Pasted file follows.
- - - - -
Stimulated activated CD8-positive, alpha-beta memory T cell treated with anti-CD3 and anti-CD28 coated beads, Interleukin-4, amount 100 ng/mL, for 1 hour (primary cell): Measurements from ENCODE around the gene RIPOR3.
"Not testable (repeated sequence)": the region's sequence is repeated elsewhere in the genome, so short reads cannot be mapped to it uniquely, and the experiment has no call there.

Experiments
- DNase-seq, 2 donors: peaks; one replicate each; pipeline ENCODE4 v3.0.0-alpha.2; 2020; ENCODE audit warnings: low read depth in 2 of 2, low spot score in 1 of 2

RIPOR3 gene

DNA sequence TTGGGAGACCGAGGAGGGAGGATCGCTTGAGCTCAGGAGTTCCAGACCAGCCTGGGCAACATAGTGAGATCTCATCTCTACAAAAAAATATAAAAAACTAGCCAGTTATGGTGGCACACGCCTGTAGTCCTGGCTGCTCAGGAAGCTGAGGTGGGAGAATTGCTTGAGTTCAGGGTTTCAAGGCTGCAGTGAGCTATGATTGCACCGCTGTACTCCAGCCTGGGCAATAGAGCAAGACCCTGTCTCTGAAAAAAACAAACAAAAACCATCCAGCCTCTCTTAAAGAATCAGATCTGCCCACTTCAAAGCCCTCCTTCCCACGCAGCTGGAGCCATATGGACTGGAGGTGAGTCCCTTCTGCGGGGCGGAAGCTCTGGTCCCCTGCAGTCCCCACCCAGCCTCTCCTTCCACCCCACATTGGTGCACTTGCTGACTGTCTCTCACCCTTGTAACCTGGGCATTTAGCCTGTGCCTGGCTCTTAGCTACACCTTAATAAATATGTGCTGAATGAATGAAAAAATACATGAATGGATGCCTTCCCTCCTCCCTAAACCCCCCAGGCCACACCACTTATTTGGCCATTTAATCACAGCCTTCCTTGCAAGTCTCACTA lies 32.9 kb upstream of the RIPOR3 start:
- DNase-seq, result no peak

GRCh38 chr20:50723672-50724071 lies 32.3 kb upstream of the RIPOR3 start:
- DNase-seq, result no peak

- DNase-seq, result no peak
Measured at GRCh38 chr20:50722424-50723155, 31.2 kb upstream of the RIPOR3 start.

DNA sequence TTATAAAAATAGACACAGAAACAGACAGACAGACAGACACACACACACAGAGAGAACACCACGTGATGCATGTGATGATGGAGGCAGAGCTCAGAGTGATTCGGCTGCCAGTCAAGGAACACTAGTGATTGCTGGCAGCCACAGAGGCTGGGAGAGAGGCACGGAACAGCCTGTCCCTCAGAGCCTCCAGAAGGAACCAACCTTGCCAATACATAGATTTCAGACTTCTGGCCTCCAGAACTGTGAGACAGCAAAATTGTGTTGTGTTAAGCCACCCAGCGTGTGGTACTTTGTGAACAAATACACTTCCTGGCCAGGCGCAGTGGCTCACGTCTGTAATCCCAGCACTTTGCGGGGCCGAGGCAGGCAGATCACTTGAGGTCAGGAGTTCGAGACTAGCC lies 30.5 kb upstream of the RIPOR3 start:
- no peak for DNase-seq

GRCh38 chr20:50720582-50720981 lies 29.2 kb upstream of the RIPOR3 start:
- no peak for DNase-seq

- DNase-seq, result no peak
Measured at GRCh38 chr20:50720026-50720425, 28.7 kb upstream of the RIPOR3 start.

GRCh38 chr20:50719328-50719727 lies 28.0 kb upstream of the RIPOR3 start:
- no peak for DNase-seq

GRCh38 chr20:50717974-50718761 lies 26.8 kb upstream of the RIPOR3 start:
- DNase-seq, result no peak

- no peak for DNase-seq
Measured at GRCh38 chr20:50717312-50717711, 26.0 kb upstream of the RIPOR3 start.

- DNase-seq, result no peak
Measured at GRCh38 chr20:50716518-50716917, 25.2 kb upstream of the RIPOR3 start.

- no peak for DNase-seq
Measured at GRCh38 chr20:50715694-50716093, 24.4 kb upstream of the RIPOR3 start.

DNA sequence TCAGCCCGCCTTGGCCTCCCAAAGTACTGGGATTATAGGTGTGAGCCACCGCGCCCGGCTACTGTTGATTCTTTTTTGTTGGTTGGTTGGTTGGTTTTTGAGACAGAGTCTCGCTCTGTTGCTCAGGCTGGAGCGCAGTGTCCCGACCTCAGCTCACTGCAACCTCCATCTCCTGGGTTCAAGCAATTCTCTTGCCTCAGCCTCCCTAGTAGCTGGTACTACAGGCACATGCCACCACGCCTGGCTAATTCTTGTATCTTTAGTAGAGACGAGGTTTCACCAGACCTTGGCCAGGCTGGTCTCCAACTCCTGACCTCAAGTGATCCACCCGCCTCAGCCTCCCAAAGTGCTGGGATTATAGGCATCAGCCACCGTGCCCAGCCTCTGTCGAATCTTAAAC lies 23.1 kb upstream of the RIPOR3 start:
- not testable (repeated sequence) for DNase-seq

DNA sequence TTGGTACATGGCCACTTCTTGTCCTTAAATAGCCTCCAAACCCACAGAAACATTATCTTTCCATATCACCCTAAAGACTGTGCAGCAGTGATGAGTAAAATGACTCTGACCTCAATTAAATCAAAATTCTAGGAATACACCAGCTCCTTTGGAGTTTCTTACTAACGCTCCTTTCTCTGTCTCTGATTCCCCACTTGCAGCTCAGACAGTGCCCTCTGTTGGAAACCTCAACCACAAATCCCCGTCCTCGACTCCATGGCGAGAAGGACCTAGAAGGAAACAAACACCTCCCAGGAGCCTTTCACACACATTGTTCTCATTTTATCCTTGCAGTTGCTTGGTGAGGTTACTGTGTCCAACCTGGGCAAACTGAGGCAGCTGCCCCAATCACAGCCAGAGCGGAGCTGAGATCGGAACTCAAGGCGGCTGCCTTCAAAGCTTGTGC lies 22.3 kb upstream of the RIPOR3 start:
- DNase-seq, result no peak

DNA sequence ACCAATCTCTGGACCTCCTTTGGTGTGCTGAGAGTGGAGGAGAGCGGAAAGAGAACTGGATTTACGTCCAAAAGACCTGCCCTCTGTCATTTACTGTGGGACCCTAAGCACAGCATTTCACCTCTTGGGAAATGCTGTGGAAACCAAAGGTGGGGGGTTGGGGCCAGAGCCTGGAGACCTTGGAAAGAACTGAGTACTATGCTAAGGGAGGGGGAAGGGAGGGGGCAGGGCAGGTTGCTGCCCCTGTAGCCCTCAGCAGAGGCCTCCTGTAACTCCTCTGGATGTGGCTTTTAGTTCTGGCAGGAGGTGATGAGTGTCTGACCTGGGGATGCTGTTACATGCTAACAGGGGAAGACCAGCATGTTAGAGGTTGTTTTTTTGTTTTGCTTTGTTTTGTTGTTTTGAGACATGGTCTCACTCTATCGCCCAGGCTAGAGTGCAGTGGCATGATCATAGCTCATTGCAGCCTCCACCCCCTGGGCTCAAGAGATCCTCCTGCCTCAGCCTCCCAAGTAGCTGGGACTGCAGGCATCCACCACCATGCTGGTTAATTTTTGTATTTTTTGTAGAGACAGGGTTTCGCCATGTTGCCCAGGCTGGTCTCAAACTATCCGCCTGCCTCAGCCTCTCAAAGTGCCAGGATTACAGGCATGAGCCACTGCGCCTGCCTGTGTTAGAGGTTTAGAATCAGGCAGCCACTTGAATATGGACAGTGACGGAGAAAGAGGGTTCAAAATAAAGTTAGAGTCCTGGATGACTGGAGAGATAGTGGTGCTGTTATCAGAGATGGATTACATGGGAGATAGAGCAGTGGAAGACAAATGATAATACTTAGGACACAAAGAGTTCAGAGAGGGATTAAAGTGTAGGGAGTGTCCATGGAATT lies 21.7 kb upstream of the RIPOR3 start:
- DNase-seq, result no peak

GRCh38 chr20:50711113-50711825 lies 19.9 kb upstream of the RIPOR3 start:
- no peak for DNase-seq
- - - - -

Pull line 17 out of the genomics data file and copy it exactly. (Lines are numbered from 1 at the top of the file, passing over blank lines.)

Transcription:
Measured at GRCh38 chr20:50720026-50720425, 28.7 kb upstream of the RIPOR3 start.